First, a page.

Category: Geek

  • A Few More Thoughts on Literate Programming

    A while back, I became intrigued by Donald Knuth’s idea of Literate Programming, and decided to give it a shot. That first attempt was basically just me writing down what I knew as quickly as I learned it, and trying to pass it off as a knowledgeable tutorial. More recently, I tried a second project, […]

  • Readable Code: Variable Overload

    It’s well known that reading code is a lot harder than writing it. But I recently got some insight as to why that is. I was debugging someone else’s sh script. This one seemed harder to read than most. There was a section that involved figuring out a bunch of dates associated with a particular […]

  • Why Can’t I Subscribe to an Address Card?

    The other day, I was talking to an old friend and doing that annoying ritual where I told her all of the phone numbers and email addresses I had for her, and she told me which ones were out of date and which ones I was missing. And I wondered why there’s not a better […]

  • The Triumph of Looks over Function

    Back when the Macintosh first came out, in the 1980s, it was presented as a more user-friendly alternatives to PCs running MS-DOS: it had a mouse that you could point with, and a graphical interface. Instead of memorizing commands and reading cryptic error messages, you could click on icons, or explore menus to see what […]

  • Staying on Top of the Wave

    I used to work for a computer researcher who didn’t actually use computers. Academics can sometimes be quirky, you know? He just had ~/.forward set up to print every message (on paper) as it came in. One problem with this setup was that people would send him résumés as PostScript (and later PDF) attachments. The […]

  • What the Hell Is Up With MacOS Periodic Jobs?

    Yesterday, Feb. 25 at 13:19, my Mac ran periodic monthly. I thought it odd that this would run on the 25th rather than the 1st of the month, and in the afternoon rather than late at night, so I dug a little deeper. It looks as though Apple now deprecates cron in favor of launchd […]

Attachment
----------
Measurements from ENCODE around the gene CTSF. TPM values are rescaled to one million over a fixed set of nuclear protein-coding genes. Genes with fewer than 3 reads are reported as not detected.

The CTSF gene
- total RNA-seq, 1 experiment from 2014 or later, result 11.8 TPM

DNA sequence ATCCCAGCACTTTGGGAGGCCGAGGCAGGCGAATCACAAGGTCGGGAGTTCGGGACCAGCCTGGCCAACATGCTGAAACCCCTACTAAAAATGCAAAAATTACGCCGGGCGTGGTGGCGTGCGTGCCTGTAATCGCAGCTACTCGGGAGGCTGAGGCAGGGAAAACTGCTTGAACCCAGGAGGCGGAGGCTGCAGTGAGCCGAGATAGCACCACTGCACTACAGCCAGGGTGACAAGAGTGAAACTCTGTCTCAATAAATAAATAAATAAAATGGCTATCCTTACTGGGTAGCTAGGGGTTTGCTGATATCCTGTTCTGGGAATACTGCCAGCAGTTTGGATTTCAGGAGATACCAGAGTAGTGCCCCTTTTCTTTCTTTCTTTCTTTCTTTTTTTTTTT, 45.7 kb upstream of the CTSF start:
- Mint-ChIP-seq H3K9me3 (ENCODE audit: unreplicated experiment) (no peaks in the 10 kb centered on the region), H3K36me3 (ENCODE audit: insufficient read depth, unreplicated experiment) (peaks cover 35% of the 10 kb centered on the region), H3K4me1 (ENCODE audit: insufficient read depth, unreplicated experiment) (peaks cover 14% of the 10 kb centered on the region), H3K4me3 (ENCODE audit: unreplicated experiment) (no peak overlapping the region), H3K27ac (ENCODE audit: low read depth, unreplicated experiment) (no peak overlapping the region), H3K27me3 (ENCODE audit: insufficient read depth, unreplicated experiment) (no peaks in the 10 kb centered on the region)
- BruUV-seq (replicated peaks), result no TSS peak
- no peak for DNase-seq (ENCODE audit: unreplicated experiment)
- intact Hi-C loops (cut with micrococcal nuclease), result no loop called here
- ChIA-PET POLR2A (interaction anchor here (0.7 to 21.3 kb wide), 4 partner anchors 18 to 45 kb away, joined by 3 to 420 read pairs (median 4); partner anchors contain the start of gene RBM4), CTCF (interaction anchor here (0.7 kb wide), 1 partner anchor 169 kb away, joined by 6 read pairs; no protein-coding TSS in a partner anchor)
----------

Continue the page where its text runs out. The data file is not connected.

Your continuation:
• Ansible: Roles, Role Dependencies, and Variables

    I just spent some time banging my head against Ansible, and thought I’d share in case anyone else runs across it: I have a Firefox role that allows you to define a Firefox profile with various plugins, config settings, and the like. And I have a work-from-home (WFH) role that, among other things, sets up […]

  • Recursive grepping

    Sometimes you just need to grep recursively in a directory. If you’re using find $somedir -type f -exec grep $somestring {} \;, don’t: Use xargs to avoid creating a bazillion grep processes:find $somedir -type f -print | xargs grep $somestring But spaces in the output of find (i.e., spaces in filenames) will confuse xargs, so […]

  • Campaign Manager: Serializing Recursive Objects

    There’s an idea for a game that’s been rattling around my brain for a while, so I finally decided to learn enough Unity to birth it. To get an idea of what I have in mind, think Sid Meier’s Civilization, but for elections: you play a campaign manager, and your job is to get your […]

  • WFHing with Emacs: Work Mode and Command-Line Options

    Like the rest of the world, I’m working from home these days. One of the changes I’ve made has been to set up Emacs to work from home. I use Emacs extensively both at home and at work. So far, my method for keeping personal stuff and work stuff separate has been to, well, keep […]